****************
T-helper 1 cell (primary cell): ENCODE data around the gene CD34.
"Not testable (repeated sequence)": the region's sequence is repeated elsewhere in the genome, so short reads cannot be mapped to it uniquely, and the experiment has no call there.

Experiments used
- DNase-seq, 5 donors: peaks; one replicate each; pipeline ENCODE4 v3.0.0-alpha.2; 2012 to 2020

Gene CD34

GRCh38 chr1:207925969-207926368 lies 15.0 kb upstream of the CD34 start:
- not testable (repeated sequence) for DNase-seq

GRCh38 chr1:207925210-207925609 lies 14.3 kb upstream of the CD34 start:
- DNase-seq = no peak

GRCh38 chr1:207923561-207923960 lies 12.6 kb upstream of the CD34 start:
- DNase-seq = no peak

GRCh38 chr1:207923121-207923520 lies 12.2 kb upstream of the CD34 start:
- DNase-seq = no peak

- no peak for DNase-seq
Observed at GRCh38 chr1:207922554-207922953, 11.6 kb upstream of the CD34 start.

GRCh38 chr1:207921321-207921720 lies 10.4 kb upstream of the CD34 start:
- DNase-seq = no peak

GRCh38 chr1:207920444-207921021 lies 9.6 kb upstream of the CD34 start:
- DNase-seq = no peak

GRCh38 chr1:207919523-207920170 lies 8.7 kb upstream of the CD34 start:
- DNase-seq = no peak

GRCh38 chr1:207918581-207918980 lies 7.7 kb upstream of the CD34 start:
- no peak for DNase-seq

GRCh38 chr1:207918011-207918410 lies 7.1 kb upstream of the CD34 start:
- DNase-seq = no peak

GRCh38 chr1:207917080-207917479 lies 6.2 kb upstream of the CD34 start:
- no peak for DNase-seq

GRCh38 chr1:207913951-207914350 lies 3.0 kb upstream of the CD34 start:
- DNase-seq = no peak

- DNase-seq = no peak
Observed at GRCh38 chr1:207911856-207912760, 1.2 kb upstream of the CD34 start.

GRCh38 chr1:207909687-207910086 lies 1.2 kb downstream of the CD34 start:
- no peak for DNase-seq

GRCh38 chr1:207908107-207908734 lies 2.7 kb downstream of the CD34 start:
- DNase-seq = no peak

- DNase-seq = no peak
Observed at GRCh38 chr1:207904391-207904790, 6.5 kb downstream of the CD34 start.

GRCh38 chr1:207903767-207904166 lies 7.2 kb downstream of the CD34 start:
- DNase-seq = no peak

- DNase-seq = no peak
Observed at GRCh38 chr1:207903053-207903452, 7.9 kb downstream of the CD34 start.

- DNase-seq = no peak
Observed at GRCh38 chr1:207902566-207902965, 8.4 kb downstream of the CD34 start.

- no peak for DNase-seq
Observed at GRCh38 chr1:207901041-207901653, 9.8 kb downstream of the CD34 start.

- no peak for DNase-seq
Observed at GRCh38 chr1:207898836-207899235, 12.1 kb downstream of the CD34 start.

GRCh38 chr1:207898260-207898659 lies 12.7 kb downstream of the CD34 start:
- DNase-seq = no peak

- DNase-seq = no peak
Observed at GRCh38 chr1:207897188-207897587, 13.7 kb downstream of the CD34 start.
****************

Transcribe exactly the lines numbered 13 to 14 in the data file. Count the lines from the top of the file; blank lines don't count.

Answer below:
- DNase-seq = no peak

- no peak for DNase-seq